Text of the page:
Surgeons told to stop prescribing so many painkillers
The head of general surgery at Dartmouth-Hitchcock Medical Center had a remarkably simple idea not long ago: What if the department suggested that surgeons limit prescriptions of narcotic pain pills to a specific number for different kinds of operations?
The results were dramatic: The number of pills prescribed by doctors for five common outpatient surgeries dropped by 53 percent, and patients didn’t consume all the pills they were given, according to a study that will be published this week in the journal Annals of Surgery.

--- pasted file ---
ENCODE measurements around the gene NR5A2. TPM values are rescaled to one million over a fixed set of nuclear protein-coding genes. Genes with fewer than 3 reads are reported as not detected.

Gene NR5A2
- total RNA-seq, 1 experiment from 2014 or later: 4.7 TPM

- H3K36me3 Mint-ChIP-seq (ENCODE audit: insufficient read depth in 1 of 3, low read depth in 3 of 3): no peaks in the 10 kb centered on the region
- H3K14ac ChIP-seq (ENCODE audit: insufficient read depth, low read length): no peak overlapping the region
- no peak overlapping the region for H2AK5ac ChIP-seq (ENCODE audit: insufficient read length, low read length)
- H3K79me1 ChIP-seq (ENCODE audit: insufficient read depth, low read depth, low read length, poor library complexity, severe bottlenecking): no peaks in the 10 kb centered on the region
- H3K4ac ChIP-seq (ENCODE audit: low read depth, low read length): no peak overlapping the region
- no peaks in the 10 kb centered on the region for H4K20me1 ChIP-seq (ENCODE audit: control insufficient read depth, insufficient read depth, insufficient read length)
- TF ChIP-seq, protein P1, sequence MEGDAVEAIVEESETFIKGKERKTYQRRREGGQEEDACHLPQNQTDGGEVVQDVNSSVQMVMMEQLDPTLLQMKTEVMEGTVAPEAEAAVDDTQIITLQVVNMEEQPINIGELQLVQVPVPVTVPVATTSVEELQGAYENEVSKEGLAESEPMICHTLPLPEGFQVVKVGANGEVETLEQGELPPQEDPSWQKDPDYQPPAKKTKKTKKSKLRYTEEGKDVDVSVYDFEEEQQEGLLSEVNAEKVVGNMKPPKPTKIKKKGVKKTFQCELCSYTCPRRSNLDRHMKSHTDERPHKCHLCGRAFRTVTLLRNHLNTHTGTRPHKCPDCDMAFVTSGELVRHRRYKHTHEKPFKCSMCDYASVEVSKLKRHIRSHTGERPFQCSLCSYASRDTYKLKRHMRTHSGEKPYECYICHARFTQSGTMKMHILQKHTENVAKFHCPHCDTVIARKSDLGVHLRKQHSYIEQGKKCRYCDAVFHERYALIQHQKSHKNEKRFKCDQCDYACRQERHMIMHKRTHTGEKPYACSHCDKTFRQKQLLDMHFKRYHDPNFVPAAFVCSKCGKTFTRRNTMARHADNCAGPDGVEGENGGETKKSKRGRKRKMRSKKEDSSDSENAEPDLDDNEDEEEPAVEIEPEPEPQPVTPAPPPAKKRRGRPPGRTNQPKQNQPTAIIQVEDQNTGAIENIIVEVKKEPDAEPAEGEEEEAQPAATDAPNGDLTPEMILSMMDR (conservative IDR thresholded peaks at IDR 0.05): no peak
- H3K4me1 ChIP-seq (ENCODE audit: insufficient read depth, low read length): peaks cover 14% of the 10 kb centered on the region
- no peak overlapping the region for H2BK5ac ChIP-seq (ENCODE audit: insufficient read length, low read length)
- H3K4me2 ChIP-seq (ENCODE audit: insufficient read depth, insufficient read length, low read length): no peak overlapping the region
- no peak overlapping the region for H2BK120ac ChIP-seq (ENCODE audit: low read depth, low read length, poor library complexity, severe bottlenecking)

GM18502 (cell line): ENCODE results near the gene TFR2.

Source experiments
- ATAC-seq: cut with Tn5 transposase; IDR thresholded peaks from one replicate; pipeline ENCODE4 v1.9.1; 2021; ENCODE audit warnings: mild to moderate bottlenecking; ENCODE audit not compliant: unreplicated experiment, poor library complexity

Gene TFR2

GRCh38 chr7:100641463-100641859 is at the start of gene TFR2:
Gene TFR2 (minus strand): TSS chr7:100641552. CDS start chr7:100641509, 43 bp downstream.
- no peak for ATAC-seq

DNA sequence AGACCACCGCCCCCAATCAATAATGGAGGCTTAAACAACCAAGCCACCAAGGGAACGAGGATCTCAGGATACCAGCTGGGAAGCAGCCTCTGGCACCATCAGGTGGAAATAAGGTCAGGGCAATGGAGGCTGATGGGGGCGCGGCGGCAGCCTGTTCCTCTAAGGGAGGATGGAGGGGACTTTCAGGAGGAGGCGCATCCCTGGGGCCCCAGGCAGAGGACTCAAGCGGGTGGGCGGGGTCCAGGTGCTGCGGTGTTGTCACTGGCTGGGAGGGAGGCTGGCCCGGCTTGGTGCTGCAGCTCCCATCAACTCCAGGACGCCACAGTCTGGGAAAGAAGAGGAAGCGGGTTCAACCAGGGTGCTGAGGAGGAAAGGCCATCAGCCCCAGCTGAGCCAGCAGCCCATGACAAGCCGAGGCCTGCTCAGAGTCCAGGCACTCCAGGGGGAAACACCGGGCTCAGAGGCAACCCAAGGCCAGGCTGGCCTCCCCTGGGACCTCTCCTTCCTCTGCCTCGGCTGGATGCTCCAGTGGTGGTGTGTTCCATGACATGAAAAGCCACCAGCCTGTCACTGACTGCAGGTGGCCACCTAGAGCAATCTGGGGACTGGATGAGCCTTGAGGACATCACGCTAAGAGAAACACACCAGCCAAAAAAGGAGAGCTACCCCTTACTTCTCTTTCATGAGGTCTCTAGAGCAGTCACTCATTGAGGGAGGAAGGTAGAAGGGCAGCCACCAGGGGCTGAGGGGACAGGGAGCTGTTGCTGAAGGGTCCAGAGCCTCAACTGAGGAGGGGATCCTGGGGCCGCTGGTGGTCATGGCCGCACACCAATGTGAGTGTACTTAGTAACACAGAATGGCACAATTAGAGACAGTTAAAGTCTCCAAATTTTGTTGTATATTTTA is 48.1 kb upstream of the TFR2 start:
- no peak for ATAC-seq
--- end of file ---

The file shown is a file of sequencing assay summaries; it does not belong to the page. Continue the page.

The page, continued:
Even veteran surgeons really had no idea how many opioids to send home with their patients, said Richard J. Barth, who is chief of general surgery at the medical center in New Hampshire and led the team that conducted the study.
The goal was twofold — to prevent long-term use of the painkillers by patients and to help block diversion of the pills to illegal users, who, Barth and his colleagues said, consume as much as 71 percent of legitimately prescribed opioids. A follow-up survey of 224 patients showed that the total number of pills prescribed dropped from 6,170 before the education initiative to 2,932 afterward, a 53 percent decline. Only one patient came back for a prescription refill.
Read more : The Washington Post Mar 7, 2017